The South Pacific westerly air current, which transports humid winds from the ocean to the continent, has an impact on Patagonia. However, as these winds pass across the Andes and the west coast of South America, they lose their humidity (via cooling and condensation), and by the time they reach Patagonia, they are dry. A line traced from the Andes, at approximately latitude 39° S, to a point just south of the Valdés Peninsula, at approximately latitude 43° S, can be used to split Patagonia into its two primary climate zones, northern and southern.
Tehuelche Indians, who are assumed to have come from Tierra del Fuego, made up the majority of Patagonia's first settlers. The first artifacts discovered in the caves near the Strait of Magellan, like harpoons, indicate that these people were migrating up the mainland coast about 5,100 years ago. The strong and tall Tehuelche were divided into two groups, each with its own dialect, one in the north and one in the south. The Tehuelche were discovered by Spanish explorers to be living as nomadic rhea and guanaco hunters. Few of these people's descendants are still alive today because almost everyone of them has assimilated into Spanish culture.
|Dust and clouds combine in this image of Argentina, including the Patagonian Desert. (Image credit: NASA/Jeff Schmaltz, LANCE/EOSDIS MODIS Rapid Response Team at NASA GSFC)|
Toward the end of the 16th century, the Spaniards attempted to colonize the Patagonian coastal region to clear it of English pirates, but a Jesuit settlement on San Matías Gulf came to nothing. In 1778 the English tried to settle on the same bay, and the Spaniards reacted by founding Patagonia’s first two towns, San José and Viedma (originally named Nuestra Señora del Carmen). A Spanish settlement at Puerto Deseado lasted from 1780 to 1807, but three years later this region again was devoid of European settlement.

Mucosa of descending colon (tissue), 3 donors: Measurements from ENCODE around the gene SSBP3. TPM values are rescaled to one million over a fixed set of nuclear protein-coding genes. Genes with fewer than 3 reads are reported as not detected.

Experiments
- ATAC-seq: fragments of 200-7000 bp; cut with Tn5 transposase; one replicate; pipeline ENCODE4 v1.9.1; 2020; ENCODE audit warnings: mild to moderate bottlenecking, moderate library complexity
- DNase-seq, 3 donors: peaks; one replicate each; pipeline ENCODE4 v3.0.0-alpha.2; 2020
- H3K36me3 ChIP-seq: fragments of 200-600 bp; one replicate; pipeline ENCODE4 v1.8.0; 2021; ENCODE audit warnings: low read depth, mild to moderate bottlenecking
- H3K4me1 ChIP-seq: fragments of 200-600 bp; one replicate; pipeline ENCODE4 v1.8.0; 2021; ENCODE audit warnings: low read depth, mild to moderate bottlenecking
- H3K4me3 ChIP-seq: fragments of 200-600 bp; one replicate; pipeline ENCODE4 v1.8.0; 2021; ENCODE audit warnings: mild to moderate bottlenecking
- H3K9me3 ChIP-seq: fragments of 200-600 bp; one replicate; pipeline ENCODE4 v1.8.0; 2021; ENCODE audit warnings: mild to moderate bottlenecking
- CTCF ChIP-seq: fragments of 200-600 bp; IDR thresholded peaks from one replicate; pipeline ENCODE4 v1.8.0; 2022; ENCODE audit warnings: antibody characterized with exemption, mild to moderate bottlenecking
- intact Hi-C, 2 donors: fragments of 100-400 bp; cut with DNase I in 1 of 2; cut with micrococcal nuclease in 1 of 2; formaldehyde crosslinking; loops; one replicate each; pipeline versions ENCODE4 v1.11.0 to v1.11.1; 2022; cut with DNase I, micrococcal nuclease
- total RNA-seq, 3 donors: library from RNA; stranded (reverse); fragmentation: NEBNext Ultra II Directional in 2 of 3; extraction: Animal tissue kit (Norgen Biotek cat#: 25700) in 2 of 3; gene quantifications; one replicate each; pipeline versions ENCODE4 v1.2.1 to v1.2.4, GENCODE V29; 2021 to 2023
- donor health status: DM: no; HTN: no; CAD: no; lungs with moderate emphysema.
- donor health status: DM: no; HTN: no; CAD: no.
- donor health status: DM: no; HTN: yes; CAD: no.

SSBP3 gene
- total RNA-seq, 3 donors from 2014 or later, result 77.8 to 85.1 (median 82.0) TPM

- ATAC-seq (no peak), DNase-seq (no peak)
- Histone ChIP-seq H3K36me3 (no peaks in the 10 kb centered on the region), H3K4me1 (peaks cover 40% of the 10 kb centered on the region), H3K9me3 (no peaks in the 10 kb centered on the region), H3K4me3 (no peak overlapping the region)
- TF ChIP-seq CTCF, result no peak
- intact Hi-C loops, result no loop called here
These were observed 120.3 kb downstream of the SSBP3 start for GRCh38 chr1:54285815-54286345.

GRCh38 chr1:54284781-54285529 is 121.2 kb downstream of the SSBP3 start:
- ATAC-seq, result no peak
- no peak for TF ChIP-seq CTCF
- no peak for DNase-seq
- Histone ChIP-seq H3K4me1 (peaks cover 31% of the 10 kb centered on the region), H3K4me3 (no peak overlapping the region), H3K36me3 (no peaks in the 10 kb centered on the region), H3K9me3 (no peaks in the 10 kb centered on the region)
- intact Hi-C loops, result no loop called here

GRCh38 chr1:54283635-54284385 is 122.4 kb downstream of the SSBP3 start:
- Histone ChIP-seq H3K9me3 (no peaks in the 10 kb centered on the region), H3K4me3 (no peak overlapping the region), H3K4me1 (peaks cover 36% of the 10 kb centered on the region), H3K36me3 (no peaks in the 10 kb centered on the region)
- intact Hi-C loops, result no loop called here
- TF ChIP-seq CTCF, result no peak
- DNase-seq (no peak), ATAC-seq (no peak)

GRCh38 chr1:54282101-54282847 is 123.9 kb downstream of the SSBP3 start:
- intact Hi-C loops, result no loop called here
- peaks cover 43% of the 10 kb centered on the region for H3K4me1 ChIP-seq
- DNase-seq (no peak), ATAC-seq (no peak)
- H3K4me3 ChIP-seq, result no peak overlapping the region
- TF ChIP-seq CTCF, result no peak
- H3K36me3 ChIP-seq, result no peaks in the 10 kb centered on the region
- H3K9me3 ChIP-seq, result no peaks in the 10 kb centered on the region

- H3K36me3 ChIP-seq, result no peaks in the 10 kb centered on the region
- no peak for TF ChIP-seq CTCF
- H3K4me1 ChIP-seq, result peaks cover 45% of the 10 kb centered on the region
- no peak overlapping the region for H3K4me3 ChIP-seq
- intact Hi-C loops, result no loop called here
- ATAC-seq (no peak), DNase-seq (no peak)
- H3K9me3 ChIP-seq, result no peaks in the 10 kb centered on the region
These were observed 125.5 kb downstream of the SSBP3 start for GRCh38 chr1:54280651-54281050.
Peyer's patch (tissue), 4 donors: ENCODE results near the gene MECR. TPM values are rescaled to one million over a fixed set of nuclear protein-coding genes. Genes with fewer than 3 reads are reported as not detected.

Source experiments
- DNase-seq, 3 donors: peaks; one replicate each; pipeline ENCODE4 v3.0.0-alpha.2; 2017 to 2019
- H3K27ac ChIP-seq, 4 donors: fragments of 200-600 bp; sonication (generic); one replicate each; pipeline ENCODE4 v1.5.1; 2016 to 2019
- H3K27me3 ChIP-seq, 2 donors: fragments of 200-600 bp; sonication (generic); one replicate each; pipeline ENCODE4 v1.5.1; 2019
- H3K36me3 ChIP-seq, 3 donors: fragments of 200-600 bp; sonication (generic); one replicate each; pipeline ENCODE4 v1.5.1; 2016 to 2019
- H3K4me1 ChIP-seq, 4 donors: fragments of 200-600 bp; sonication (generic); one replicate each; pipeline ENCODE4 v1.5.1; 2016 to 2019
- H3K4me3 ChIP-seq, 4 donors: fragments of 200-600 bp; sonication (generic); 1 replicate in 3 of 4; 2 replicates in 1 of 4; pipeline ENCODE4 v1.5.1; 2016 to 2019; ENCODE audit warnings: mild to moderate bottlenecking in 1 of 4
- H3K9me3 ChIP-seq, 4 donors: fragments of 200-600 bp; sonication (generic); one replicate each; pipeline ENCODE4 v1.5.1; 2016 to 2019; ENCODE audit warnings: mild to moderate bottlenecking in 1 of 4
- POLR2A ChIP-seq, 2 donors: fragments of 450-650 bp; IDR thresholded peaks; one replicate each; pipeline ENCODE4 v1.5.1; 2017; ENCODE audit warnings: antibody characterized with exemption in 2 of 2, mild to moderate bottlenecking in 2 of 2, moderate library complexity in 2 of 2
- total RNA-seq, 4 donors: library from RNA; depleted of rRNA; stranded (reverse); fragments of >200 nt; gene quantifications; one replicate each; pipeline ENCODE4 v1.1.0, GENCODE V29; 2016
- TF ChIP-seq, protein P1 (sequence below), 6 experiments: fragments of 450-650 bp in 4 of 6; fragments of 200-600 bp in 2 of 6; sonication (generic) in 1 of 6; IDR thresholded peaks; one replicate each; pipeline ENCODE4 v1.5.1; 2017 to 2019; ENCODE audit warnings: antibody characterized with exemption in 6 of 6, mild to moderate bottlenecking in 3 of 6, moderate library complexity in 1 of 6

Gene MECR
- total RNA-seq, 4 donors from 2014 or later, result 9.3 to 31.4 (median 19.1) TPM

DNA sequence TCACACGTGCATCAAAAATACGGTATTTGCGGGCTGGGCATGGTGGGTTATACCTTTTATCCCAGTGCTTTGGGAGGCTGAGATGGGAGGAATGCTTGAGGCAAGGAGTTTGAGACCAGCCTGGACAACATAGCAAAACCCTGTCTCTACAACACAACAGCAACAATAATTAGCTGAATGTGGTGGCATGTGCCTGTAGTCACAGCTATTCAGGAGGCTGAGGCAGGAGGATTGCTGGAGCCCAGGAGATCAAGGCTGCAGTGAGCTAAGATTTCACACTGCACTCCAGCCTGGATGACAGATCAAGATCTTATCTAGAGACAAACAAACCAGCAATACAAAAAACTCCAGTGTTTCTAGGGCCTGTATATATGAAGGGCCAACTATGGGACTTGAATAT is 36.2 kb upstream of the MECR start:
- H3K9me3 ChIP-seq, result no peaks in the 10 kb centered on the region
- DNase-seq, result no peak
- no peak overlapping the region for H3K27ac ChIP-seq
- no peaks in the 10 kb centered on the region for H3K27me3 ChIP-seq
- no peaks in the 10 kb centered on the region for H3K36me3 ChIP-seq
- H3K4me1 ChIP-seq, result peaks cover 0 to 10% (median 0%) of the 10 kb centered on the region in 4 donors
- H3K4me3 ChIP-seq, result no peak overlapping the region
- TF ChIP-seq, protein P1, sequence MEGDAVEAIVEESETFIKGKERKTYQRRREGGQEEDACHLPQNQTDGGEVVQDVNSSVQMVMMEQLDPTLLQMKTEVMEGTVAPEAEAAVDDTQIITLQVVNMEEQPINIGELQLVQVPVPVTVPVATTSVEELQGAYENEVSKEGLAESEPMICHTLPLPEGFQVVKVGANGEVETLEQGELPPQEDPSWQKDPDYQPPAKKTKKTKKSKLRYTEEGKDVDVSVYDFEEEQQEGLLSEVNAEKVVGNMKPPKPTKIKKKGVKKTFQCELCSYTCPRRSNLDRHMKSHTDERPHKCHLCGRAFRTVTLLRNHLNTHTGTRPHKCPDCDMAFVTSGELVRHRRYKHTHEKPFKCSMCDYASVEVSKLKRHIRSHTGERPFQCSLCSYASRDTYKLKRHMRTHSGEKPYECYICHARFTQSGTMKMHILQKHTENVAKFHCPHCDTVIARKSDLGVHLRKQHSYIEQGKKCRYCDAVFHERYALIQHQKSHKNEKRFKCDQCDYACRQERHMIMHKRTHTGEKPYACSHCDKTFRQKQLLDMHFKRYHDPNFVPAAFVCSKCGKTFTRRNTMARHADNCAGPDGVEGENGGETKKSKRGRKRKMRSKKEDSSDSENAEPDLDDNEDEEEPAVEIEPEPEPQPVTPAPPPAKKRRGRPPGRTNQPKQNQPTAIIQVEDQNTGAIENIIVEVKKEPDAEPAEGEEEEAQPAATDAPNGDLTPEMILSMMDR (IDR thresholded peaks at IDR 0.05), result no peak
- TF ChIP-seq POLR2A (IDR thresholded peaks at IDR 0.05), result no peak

7. Great Victoria - 0.25 million square miles
Australia's Great Victoria Desert is a subtropical region. At 0.25 million square miles, it is the seventh-largest desert in the world (0.65 million sq. km). Sand, rocks, hard packed earth, and grassland make up the tough environment. The summertime temperature can reach 40 degrees Celsius. It is cooler during the winter, although it is still quite hot, like most subtropical deserts. Eight to ten inches of rain fall on The Great Victoria annually, on average.
An atlas from the Government of South Australia states that the Great Victoria Desert, which spans much of Australia, is primarily made up of parallel dunes and a few salt lakes. As one proceeds south, sands from the shore turn the dunes from their predominant red color, which originated from the Western Australian Shield, to their white color.